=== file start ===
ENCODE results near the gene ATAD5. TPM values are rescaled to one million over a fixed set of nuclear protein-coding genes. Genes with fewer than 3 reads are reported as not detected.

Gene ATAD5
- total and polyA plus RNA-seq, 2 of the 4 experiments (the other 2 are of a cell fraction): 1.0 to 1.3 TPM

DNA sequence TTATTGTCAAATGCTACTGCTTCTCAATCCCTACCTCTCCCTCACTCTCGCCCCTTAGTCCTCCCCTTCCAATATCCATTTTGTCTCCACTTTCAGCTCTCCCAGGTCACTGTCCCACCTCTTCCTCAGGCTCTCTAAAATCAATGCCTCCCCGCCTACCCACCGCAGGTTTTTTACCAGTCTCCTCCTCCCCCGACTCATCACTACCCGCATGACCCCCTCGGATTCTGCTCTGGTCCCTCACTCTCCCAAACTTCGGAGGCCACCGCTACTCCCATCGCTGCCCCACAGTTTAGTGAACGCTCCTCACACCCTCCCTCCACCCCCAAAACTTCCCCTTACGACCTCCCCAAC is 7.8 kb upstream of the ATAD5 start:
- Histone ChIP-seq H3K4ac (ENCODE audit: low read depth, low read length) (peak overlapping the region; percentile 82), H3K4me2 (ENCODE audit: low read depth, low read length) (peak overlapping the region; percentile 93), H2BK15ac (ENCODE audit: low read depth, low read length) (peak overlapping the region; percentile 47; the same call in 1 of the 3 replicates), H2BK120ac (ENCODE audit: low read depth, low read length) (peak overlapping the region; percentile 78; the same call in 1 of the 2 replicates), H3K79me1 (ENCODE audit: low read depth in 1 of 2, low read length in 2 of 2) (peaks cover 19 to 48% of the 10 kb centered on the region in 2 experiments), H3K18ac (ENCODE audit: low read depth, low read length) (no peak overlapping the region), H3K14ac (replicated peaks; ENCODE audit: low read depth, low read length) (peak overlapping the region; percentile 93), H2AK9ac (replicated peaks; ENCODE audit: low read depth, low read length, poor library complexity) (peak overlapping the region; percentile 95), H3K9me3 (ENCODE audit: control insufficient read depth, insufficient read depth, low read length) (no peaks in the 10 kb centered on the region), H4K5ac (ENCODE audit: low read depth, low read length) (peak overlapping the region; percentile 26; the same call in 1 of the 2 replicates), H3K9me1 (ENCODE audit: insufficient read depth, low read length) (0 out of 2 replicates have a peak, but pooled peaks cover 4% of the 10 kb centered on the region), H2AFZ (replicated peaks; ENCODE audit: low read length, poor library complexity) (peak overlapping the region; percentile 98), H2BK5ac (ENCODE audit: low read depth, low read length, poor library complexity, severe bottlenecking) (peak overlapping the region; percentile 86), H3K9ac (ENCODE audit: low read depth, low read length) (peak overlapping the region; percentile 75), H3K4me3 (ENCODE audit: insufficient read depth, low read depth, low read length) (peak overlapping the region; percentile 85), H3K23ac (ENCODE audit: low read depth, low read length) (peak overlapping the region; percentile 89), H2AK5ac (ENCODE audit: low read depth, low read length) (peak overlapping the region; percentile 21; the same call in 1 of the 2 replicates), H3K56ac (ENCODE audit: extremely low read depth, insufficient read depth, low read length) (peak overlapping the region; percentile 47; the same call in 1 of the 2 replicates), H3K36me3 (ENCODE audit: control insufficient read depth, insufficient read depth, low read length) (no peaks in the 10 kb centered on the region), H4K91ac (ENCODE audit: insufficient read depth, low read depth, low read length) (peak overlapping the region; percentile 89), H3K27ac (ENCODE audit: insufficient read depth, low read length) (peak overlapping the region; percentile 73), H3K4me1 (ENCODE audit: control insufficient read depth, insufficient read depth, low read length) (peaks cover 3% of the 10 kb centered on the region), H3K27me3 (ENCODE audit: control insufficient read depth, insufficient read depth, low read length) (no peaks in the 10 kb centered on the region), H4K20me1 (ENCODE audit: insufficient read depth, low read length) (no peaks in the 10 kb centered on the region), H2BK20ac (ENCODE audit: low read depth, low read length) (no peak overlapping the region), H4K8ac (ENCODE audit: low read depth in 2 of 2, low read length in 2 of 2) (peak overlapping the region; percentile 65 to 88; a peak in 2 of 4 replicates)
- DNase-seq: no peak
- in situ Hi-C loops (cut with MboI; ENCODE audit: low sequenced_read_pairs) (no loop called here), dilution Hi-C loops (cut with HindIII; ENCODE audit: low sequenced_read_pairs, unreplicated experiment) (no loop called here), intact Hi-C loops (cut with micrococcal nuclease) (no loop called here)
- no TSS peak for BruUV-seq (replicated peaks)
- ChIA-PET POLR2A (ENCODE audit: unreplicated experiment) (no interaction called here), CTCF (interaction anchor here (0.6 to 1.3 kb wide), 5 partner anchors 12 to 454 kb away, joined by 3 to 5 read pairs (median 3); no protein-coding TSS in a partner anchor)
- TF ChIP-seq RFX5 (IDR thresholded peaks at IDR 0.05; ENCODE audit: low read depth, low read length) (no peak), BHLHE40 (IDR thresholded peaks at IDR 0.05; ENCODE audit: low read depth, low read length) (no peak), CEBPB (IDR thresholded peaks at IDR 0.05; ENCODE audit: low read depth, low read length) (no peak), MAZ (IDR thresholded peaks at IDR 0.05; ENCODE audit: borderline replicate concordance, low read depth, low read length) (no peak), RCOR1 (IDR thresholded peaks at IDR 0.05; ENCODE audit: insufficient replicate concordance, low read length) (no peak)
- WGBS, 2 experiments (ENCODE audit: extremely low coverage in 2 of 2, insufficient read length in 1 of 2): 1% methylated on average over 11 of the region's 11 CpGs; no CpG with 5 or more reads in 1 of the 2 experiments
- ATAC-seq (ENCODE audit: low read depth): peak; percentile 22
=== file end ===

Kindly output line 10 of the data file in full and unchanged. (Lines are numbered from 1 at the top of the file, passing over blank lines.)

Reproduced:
- TF ChIP-seq RFX5 (IDR thresholded peaks at IDR 0.05; ENCODE audit: low read depth, low read length) (no peak), BHLHE40 (IDR thresholded peaks at IDR 0.05; ENCODE audit: low read depth, low read length) (no peak), CEBPB (IDR thresholded peaks at IDR 0.05; ENCODE audit: low read depth, low read length) (no peak), MAZ (IDR thresholded peaks at IDR 0.05; ENCODE audit: borderline replicate concordance, low read depth, low read length) (no peak), RCOR1 (IDR thresholded peaks at IDR 0.05; ENCODE audit: insufficient replicate concordance, low read length) (no peak)